According to Wikipedia, ‘mental health encompasses emotional, psychological, and social wellbeing, influencing cognition, perception and behaviour. It likewise determines how an individual handles stress, interpersonal relationships and decision-making.’
Having spent 18 months lapping the village with my lockdown baby, I returned to work as a full-time class teacher and acting headteacher. It was all very exciting at first – but the bubble burst quite quickly!
The expectation was that I would slip back into my life and continue as I had never been away. Unfortunately, I was struggling in silence and no one noticed changes in my behaviour. The term started as per usual: staff meeting, safeguarding training, Ofsted updates etc. But the push-back from staff started the moment I returned and day-by-day, I felt like I was losing control of my mind.
Reflecting back, everything was heightened for me: I had not been around any adult for 18 months and then all of a sudden, I had everyone ‘at me.’ Every snap would appear a million times worse in my head and within 7 weeks, I could feel my body wanting to escape the school. With a huge adrenaline rush in my system and being so upset, I applied and secured another job. My heart wanted to stay but my body was just reacting to emotions that I could not seem to regulate. I later realised it was my body’s natural reaction to danger: the fight-flight-freeze response. Obviously, I chose flight.
The new term started, and I wasn’t quite sure how I ended up in a new school. All of a sudden, my body began to breathe and I realised how exhausted I actually was. When the mental strain lifted, my mind was all over the place and I started vomiting. I was experiencing burnout. I was overwhelmed, emotionally drained and unable to keep up with the demands. The workload was fine; the unfair treatment at work was not. My heart would race and I could feel the tension in my body and muscles. Every time certain people came close, my body would clench, and I would start to panic. I was told that the toxic environment was the norm and I just had to ‘put up’ with it.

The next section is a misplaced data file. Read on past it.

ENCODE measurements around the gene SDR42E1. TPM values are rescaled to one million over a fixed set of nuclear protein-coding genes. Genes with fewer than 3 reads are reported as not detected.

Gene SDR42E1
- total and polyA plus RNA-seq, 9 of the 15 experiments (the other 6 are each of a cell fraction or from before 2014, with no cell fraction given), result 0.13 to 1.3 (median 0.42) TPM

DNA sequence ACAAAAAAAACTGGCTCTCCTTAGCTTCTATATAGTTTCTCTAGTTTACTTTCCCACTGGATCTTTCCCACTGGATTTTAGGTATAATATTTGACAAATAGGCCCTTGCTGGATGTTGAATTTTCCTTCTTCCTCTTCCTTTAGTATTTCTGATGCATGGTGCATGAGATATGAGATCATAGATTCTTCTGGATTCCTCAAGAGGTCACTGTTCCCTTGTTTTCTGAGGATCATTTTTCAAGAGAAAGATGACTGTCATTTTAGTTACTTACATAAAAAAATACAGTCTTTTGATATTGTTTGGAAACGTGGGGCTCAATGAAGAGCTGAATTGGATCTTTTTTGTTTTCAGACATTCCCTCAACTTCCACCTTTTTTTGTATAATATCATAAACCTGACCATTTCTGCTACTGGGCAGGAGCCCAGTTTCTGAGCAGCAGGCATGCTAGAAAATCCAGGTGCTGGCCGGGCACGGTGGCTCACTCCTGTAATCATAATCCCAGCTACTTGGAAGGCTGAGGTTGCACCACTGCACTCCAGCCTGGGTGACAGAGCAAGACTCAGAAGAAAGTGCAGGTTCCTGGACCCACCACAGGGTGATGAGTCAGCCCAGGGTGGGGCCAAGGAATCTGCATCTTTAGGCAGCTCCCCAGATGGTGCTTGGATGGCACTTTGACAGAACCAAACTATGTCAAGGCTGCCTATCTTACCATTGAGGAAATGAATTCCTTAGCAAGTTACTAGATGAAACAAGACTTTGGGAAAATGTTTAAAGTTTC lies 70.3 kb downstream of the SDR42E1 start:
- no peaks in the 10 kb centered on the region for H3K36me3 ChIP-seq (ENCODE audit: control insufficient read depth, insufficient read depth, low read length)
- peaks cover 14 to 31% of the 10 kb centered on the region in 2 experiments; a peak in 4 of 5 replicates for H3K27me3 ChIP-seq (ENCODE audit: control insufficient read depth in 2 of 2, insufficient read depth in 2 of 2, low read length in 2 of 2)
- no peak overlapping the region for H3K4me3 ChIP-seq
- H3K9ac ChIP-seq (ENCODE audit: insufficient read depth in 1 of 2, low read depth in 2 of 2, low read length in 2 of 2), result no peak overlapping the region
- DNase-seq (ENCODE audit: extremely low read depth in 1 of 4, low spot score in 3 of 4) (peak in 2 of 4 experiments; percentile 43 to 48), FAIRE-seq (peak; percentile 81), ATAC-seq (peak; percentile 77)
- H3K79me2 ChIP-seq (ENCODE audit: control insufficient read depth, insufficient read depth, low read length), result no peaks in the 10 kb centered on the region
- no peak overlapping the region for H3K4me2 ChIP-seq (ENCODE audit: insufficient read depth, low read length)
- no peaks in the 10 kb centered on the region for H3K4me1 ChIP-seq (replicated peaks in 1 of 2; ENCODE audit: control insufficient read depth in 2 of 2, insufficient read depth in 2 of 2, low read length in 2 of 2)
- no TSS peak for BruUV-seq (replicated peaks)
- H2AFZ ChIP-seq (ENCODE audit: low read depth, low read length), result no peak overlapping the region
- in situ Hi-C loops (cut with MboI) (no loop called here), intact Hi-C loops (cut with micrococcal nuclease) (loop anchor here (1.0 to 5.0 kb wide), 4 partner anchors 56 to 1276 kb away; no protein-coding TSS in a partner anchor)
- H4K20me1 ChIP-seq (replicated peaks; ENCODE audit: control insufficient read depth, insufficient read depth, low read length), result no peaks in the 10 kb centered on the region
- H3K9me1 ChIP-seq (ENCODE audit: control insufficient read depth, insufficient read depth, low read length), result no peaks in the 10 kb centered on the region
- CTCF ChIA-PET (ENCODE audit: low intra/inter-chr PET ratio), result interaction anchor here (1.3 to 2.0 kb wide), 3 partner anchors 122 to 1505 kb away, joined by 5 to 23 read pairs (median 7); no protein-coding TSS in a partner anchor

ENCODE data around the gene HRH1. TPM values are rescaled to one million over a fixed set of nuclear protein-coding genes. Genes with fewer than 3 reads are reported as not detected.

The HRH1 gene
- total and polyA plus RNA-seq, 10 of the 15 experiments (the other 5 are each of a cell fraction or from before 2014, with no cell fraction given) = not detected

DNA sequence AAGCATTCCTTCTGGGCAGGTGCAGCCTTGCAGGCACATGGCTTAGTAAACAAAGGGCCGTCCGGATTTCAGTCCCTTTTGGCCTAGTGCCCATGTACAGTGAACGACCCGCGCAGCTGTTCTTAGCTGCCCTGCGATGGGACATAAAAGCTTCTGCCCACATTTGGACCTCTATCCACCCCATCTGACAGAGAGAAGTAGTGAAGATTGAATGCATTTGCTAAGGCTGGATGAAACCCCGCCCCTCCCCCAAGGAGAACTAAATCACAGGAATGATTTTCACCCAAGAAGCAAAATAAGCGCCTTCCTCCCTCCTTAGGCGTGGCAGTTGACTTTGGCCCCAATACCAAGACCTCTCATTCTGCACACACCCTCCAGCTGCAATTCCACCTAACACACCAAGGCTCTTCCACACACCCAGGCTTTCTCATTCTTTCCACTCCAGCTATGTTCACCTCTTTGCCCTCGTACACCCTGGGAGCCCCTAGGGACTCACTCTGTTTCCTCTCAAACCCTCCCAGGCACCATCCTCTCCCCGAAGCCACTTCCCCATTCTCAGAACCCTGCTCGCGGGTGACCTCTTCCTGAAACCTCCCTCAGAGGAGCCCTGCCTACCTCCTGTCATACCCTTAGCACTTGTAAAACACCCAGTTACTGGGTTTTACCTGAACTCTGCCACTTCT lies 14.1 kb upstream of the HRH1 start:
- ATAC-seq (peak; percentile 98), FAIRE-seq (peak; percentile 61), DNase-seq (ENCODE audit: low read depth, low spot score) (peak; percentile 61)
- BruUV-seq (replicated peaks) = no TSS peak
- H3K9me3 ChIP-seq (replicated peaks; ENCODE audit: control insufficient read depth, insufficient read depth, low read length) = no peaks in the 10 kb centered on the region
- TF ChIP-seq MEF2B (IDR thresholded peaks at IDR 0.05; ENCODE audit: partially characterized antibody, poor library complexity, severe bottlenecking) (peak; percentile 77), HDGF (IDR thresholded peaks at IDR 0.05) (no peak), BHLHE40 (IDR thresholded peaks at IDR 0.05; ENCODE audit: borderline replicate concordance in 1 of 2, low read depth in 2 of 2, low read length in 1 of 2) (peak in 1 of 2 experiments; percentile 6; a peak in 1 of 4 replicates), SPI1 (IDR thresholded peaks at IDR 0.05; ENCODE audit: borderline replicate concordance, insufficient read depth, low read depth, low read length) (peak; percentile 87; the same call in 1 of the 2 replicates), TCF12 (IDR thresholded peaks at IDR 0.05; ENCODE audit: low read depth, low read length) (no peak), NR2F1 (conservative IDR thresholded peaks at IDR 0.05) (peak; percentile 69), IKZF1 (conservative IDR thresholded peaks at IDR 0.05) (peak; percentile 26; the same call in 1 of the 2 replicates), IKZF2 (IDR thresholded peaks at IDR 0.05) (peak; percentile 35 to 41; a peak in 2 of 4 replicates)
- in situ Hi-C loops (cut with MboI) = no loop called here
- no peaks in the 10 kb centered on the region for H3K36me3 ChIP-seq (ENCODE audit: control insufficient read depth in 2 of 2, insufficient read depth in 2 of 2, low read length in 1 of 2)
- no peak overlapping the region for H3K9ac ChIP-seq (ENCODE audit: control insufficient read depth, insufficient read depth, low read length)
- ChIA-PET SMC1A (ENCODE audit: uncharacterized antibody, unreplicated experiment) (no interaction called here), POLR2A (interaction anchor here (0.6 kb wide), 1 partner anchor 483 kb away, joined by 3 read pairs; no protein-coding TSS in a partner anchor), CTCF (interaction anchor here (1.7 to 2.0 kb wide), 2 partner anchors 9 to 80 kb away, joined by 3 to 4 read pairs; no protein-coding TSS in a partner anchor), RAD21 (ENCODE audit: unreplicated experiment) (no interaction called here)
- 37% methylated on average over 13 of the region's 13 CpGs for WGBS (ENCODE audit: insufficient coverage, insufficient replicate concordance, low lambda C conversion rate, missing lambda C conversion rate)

Months went by and I would wake up at night with my body trembling and my head spinning. I could hear their voices in my head. I longed for peace and quiet and I couldn’t find it anymore. I didn’t realise until then how much the pandemic impacted my mind and health. I needed fresh air, peace, quiet and calmness. But I was getting a busy environment and every noise was irritating and suffocating me.
My body was screaming for help, and no one was listening. I wasn’t the same; I just needed peace. I confided in my beautiful family and friends and a plan was made. I was resigning with no intention of going back. A huge weight was lifted off my shoulders and the countdown began.
It took 7 weeks to break me; those 7 weeks were intense. My workload was huge but I didn’t mind; it was the staff drama – someone always in my ear, the gossiping and lies about me that took its toll on my mental health. Having experienced mental health first hand, I can truly say that it is real. For me, the first term was traumatic and I couldn’t understand why – especially because I had been at the school a very long time. But things had changed; people had changed and their behaviours had become unbearable for me. Though mild, it seemed severe and I’m not surprised that many people find an escape through suicide.
I wish I was able to tell my headteacher what was really going on but I could not understand it myself back then – my body was not able to react and suddenly I had the inability to communicate. I could hear him but I couldn’t react. But the assumption that I would be able to return to ‘normal life’ and be ‘normal’ was not something I could do. I was not quite sure why my body was not settling – I was trying so hard to fit in to my old life but I suppose it was not something I wanted anymore. I am looking forward to starting a new chapter away from the classroom.